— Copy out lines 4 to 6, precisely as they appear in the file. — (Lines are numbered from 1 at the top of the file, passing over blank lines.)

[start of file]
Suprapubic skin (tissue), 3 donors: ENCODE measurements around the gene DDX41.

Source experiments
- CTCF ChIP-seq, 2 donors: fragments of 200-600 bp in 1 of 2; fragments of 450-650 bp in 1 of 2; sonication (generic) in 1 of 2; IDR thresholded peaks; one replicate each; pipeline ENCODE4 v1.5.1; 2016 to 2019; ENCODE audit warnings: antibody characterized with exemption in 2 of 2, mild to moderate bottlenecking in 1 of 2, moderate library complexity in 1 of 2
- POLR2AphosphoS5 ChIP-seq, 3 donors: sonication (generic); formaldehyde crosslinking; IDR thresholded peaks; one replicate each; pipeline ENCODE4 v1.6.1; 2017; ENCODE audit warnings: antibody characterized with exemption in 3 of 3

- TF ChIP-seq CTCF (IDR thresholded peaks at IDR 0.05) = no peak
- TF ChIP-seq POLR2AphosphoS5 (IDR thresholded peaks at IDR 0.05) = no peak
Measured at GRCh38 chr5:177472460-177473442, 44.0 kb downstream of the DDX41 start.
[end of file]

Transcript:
- POLR2AphosphoS5 ChIP-seq, 3 donors: sonication (generic); formaldehyde crosslinking; IDR thresholded peaks; one replicate each; pipeline ENCODE4 v1.6.1; 2017; ENCODE audit warnings: antibody characterized with exemption in 3 of 3

- TF ChIP-seq CTCF (IDR thresholded peaks at IDR 0.05) = no peak
- TF ChIP-seq POLR2AphosphoS5 (IDR thresholded peaks at IDR 0.05) = no peak